Skip to comments.The end of women: The subversive legacy of the sexual revolution
Posted on 04/10/2012 7:38:09 PM PDT by ReformationFan
The death of the American feminist poet Adrienne Rich (pictured) this week has brought many accolades on account of her literary gifts and contribution to the feminist movement over the past 50 years. In her transformation from conventionally married mother of three sons in the 1950s, to lesbian partner and apologist in the 1970s, she became not only the voice but a living example of the revolutionary character of second wave feminism.
The chief legacy of that movement has been brought into sharp focus in recent months by the battle royal between Catholic authorities (mainly) and the Obama administration over the latters mandate forcing employers to pay for birth control, including abortifacients and sterilisation.
Old-guard feministsincluding Secretary of Health and Human Services Kathleen Sibeliusare nervous and casting the conflict as a war on women, an attempt to wind back the reproductive rights won in the 1960s and 1970s with the arrival of the contraceptive pill and the Supreme Court decision decriminalising abortion.
On the other hand, those who regard such methods of birth control as objectionable or morally wrongincluding those who hold that view as a matter of religious faithare outraged that the principle of freedom of conscience could be trashed for the sake of a symbolic enshrining of contraception in the pantheon of free health services.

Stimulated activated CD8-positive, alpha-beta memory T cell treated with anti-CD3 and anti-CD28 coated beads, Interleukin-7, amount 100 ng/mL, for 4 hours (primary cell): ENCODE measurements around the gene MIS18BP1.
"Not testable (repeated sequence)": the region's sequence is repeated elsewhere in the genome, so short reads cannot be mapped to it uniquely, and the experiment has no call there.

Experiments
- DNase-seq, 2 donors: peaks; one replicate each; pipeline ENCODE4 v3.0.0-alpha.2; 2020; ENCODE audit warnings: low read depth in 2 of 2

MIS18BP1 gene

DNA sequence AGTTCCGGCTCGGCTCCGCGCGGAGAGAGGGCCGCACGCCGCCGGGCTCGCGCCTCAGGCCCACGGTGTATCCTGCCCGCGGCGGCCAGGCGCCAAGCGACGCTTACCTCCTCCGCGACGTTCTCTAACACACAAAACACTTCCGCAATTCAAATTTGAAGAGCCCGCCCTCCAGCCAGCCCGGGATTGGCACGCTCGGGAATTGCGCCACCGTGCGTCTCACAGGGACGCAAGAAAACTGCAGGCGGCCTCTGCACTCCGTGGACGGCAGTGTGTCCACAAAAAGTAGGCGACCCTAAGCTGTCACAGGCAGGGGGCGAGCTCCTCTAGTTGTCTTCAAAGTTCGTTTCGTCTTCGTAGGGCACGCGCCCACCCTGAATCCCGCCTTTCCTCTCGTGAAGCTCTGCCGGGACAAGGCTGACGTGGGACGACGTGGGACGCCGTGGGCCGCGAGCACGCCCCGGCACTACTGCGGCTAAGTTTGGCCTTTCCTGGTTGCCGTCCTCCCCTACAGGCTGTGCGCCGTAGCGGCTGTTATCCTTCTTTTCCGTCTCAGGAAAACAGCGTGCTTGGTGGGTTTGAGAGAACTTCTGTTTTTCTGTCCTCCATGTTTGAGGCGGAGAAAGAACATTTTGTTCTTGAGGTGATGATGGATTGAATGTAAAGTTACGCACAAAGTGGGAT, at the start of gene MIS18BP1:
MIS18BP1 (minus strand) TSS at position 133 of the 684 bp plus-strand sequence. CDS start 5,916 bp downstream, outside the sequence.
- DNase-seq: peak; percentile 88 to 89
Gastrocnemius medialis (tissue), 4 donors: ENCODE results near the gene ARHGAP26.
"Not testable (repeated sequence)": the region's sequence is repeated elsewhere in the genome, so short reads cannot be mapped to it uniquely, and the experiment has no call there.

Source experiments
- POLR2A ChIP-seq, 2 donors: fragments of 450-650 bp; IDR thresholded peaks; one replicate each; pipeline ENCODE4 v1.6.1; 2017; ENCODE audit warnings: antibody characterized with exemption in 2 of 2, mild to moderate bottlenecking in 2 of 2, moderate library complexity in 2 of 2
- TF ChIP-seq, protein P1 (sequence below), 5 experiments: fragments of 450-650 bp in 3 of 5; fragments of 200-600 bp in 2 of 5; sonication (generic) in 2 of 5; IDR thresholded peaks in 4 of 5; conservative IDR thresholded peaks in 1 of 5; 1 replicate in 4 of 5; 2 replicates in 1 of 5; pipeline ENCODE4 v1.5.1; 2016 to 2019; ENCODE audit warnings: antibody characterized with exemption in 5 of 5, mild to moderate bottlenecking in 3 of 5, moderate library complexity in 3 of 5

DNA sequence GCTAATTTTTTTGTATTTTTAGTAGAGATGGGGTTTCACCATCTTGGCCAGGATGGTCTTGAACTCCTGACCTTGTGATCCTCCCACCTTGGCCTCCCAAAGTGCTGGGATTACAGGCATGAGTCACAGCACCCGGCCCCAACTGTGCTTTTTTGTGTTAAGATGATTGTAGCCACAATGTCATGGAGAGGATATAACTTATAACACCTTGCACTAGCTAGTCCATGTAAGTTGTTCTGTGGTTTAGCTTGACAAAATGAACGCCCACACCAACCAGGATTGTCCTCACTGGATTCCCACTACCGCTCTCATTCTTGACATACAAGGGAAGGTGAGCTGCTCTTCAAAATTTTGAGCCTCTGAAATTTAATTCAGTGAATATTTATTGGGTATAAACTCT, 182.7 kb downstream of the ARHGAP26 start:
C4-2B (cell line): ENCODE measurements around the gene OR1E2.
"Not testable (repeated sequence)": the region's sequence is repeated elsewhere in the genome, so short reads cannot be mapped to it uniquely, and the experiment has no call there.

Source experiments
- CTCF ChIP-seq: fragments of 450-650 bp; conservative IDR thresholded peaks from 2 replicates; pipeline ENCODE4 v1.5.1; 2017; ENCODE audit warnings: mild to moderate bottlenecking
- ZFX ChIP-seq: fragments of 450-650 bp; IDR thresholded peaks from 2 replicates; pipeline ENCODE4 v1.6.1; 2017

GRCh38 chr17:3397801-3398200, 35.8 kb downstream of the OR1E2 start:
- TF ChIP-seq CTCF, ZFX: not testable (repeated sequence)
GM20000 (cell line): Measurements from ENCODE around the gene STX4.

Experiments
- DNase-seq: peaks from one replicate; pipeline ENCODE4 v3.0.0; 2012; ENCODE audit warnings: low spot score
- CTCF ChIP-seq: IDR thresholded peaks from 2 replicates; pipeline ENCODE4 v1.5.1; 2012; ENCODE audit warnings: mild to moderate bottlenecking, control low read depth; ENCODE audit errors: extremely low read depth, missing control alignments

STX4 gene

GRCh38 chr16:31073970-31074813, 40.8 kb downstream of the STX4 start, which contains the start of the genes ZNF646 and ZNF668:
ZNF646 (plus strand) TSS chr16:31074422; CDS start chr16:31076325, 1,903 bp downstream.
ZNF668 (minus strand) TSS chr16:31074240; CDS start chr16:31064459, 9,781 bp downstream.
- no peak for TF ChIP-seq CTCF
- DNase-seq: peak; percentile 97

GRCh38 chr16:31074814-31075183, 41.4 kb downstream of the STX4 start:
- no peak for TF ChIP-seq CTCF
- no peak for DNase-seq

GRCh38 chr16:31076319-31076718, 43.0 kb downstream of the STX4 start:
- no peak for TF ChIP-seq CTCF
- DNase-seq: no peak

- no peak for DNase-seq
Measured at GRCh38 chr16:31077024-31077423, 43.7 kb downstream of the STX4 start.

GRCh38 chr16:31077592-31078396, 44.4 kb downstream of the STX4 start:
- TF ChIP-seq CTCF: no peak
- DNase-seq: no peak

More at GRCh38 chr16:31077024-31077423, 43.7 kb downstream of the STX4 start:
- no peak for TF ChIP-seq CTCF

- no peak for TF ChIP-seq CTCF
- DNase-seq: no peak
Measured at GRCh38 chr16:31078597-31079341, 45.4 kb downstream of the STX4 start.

(Excerpt) Read more at lifesitenews.com ...
Well they certainly aren’t needed for Miss Univiperverse Pageants anymore.
You got that right. I heard today on the radio that “the most beautiful woman in the world” could end up being a man. ROTFL!!! This planet is so screwed up and it isn’t global warming that causing it.
It’s a very insightful article.
Never heard of her.
Adrienne Rich or Carolyn Moynihan
Long live Emily Dickinson!
Why did Adrienne Rich look more in her later life like a man? Some feminist. Or is that what feminism is about?
Emily Dickinson was nuts, but since she didn’t reproduce, that’s it for her genes.
My Life had stood - a Loaded Gun -
In Corners - till a Day
The Owner passed - identified -
And carried Me away -
And now We roam in Sovereign Woods -
And now We hunt the Doe -
And every time I speak for Him -
The Mountains straight reply -
And do I smile, such cordial light
Upon the Valley glow -
It is as a Vesuvian face
Had let its pleasure through -
And when at Night - Our good Day done -
I guard My Master’s Head -
‘Tis better than the Eider-Duck’s
Deep Pillow - to have shared -
To foe of His - I’m deadly foe -
None stir the second time -
On whom I lay a Yellow Eye -
Or an emphatic Thumb -
Though I than He - may longer live
He longer must - than I -
For I have but the power to kill,
Without—the power to die—
Now sing it, to the melody of “The Yellow Rose of Texas.”
“Why did Adrienne Rich look more in her later life like a man?”
Perhaps she was the “man” in her relationship?
“Some feminist. Or is that what feminism is about?”
I think so. The whole “a woman needs a man like a fish needs a bicycle” philosophy. Very different from these words:
“Nevertheless, in the Lord woman is not independent of man nor man of woman; for as woman was made from man, so man is now born of woman. And all things are from God.”
I Corinthians 11:11-12